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The Mass Media

The Mass Media

The Mass Media

A Cult Classic is Reborn

28 days, 6 hours, 42 minutes, and 12 seconds. In director Marcus Stern’s production of Donnie Darko the countdown begins and ends with catastrophe.

Based on the 2001 Richard Kelly film that quickly became a cult classic, this live version, showing at Cambridge’s Zero Arrow Theatre, will not disappoint fans of the big screen version.

It is October of 1988. Michael Dukakis and George Bush are running for President of the United States. A brilliant, but twisted suburban Virginia teenager, Donnie Darko, is lured into the night by a giant rabbit named Frank, who tells Donnie that the world will end in exactly 28 days, 6 hours, 42 minutes, and 12 seconds. And, so begins the countdown.

Donnie, played by Dan McCabe, begins to spin out of control. He is visited by Frank and persuaded to spread chaos through his community. Spiraling into a strange world where fantasy and reality intermix, Donnie finds himself with the fate of the world in his hands.

A mysterious plane engine falls from the sky and into Donnie’s bedroom. Grandma Death continues her fruitless journey to the mailbox, over and over again. Jim Cunningham continues to urge those filled with fear to love instead. Through it all, the future of the world hangs in the balance.

As the clock ticks off the days and hours until the end, Donnie is haunted by hallucinations, both visual and auditory. Everything and everyone around Donnie spins into disarray. The limited world of Middlesex, Virginia (family, friends, neighbors, and schoolmates) are all sucked into the frenzied vortex of those 28 plus days, everything boiling down to one critical moment in time.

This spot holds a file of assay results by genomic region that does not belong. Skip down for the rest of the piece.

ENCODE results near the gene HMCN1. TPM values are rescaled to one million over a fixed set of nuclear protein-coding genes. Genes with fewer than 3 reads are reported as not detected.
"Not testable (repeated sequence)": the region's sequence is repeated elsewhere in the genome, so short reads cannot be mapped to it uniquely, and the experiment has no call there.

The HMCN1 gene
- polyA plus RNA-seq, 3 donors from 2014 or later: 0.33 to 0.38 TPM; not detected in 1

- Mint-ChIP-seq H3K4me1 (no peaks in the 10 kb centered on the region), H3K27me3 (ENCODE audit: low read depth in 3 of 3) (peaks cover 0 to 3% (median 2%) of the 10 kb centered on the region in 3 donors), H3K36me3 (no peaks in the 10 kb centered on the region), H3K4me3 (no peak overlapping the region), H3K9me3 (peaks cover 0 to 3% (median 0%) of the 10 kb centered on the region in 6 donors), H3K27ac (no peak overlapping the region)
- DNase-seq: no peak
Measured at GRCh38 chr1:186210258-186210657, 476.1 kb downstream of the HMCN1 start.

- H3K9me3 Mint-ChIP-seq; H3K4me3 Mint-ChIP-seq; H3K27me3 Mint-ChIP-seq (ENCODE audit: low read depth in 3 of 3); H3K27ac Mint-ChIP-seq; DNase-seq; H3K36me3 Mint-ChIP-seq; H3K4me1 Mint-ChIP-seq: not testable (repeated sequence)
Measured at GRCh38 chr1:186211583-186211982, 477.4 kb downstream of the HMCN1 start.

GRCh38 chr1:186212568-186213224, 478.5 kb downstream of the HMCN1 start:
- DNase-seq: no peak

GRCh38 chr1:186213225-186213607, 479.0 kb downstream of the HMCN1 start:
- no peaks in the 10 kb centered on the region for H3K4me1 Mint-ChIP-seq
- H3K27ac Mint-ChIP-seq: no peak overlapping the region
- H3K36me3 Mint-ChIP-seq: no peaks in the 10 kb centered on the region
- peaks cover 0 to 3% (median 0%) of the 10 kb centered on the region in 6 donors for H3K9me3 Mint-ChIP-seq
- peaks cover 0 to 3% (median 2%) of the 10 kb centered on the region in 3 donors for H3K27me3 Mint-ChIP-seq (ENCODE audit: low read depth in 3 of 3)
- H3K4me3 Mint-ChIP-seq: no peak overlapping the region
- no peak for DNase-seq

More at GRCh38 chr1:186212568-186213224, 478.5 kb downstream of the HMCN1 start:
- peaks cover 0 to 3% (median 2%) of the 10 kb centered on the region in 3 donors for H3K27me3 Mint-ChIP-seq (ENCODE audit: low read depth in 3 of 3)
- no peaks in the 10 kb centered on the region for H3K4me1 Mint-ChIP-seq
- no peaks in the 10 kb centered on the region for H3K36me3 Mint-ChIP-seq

This version of the tale, part of the American Repertory Theater’s slate for the 2007-2008 season, is a hectic work of scientific wonder. For first timers, the story may be hard to follow completely, but it is worth the trip to witness the magic of Stern’s vision.

The entire world of suburban Virginia (the Darko home, school, the golf course, bus stop, and psychiatrist’s office) is all packed onto the Zero Arrow stage at the same time. Stuffing so many locations into one small space is not as limited and confusing as it may seem, and instead serves as the perfect way to visualize the collision of plots and characters that take place during the 80 minute production.

Though performances throughout the show are all great, especially that of Thomas Derrah as motivational speaker Jim Cunningham and Karen McDonald as overprotective mother and teacher Kitty Farmer, it is the darkly comedic script that makes the price of the ticket more than worth it.

The show runs at the Zero Arrow Theater in Cambridge’s Harvard Square from October 27 through November 18 and is a must-see for all college students, especially those who are already fans of Donnie Darko. But, even if you’ve never seen the film, take the trip out one night and catch a live, on-stage performance of Donnie Darko while you still can.

For more information and to purchase tickets for Donnie Darko or any other American Repertory Theater productions visit the ART website at amrep.org.

About the Contributor
Michael Hogan served as the following positions at The Mass Media for the following years: Editor-in-Chief: Spring 2008; Fall 2008 Arts Editor: Spring 2007; Fall 2007